The definition of falconry is simple

Falconry is the taking of wild quarry in it's natural habitat with the use of a trained raptor.


Is Falconry for you?

Falconry is the most highly regulated field sport in the world, and requires a huge commitment of time and energy. It's not like other hunting sports, where you simply put your chosen weapon away after the hunt is over. There is a great deal of responsibility that comes with the undertaking of raptor husbandry. Our hunting companions are wild creatures that are tamed to allow our presence in the pursuit of wild quarry. They are not pets, and require much more attention to be properly taken care of. Falconry is not an "overnight" achievement and there is no such thing as a part time falconer.

Becoming a falconer.....

There are several requirements to becoming a licensed falconer.


First, you must fill out an applicatioin and pass an exam given by the Georgia Department of Natural Resources. The exam covers raptor biology, raptor health, literature on raptors, basic care and handling of raptors, and laws and regulations pertaining to raptors.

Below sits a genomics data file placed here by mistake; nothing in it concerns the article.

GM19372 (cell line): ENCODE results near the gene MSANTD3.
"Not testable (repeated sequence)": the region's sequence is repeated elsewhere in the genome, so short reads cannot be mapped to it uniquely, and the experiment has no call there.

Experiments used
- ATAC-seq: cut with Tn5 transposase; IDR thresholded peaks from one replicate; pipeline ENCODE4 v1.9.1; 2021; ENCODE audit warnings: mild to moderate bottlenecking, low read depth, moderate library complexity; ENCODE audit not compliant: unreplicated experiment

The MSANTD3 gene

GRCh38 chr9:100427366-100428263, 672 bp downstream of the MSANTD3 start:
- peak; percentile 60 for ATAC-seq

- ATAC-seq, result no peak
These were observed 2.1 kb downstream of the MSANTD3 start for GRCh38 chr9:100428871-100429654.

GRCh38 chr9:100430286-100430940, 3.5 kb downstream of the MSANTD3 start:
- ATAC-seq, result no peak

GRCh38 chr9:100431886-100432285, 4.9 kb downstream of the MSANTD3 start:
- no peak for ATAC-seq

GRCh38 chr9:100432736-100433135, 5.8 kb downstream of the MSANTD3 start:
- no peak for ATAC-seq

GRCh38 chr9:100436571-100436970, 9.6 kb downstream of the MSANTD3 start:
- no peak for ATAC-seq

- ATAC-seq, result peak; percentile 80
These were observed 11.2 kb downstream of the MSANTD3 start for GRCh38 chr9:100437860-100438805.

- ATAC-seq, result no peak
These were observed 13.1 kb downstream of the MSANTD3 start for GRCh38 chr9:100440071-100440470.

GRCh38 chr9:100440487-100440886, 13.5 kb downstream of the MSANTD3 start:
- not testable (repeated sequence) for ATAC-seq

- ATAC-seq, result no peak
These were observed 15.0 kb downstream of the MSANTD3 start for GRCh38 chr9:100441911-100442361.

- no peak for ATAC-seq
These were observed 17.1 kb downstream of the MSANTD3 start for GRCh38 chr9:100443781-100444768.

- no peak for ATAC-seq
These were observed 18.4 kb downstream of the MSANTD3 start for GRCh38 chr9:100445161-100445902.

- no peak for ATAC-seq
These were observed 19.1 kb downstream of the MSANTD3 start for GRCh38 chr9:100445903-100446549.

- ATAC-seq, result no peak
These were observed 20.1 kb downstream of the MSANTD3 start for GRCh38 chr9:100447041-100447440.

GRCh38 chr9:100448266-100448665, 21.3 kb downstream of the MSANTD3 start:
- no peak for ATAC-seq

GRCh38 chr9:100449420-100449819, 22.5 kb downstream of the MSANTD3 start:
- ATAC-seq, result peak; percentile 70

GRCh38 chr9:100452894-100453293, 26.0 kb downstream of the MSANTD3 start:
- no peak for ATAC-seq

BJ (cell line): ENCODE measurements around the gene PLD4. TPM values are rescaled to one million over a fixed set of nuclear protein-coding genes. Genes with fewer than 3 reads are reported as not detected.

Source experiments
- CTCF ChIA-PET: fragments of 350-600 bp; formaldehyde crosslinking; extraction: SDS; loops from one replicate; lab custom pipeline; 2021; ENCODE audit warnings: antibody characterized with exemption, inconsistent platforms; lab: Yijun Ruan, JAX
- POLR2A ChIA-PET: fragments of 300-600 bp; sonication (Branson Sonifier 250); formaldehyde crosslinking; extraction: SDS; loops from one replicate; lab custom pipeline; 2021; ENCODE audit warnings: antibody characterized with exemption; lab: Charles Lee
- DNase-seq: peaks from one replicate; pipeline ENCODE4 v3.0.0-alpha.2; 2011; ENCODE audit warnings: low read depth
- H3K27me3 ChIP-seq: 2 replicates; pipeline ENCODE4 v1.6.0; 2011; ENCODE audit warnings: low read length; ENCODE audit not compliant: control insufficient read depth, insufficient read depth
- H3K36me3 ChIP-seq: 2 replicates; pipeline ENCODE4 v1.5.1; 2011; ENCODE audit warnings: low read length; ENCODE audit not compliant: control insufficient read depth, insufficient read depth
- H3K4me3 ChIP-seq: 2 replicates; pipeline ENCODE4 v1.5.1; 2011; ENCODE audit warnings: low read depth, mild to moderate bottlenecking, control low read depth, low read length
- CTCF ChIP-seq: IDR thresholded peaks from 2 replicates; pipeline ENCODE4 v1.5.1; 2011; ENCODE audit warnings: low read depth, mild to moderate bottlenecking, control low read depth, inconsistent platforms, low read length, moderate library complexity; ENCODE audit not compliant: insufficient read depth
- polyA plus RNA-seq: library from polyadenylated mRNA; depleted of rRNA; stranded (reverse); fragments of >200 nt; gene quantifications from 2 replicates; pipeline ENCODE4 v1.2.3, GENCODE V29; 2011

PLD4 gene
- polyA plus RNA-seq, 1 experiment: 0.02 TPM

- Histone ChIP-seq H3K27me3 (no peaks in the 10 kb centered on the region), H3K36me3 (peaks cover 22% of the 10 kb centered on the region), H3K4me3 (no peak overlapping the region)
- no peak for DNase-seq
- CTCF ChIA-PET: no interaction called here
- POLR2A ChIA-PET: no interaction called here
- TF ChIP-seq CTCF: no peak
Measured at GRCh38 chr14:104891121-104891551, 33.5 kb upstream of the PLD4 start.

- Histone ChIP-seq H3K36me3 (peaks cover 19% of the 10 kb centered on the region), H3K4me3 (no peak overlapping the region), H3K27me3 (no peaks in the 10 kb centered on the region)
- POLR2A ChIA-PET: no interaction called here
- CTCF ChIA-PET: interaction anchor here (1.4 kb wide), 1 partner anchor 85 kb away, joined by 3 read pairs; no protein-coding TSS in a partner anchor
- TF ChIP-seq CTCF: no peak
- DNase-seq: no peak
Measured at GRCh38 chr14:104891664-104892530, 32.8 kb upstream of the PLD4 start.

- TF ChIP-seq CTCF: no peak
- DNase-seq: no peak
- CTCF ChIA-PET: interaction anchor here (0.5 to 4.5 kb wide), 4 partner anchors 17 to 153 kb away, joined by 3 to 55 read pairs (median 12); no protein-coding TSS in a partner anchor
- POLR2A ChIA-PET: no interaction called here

Next, you must make or acquire certain equipment, and build special housing facilities that meet a minimum standard set forth in the falconry regulations. These facilities and equipment must be inspected, and approved, by the Georgia Department of Natural Resources.


Finally, you must find a general or master class falconer to sponsor you for the first 2 years of your falconry endeavor. Your sponsor will guide you, and teach you the basics of falconry. With any luck, a long and lasting friendship will also come from it.


Please be aware that sponsoring someone is a big deal. It takes a great amount of time away from a falconer's personal life. They will be dedicating 2 years of their own time to help you in your journey. Because of this, don't expect the first falconer you contact to just automatically say yes to you. There is a high turn over rate of new apprentices that try to enter the sport, then quickly drop out when they realize just how much is involved in being a successful falconer. Because of this high turn over, many falconers are hesitant to take on new apprentices. Don't be discouraged if someone tells you they prefer not to sponsoryou. Keep seeking other falconers, and continue to show you are commited to the sport. It is also important to find a sponsor that lives somewhat close to you. Long distance relationships rarely work in life, and falconry is no exception to that. Find someone that is as close to you as possible so that they are readily available to you when needed.


For more information, you may request a falconry packet from the Georgia DNR by contacting the special permits unit in Social Circle, Ga.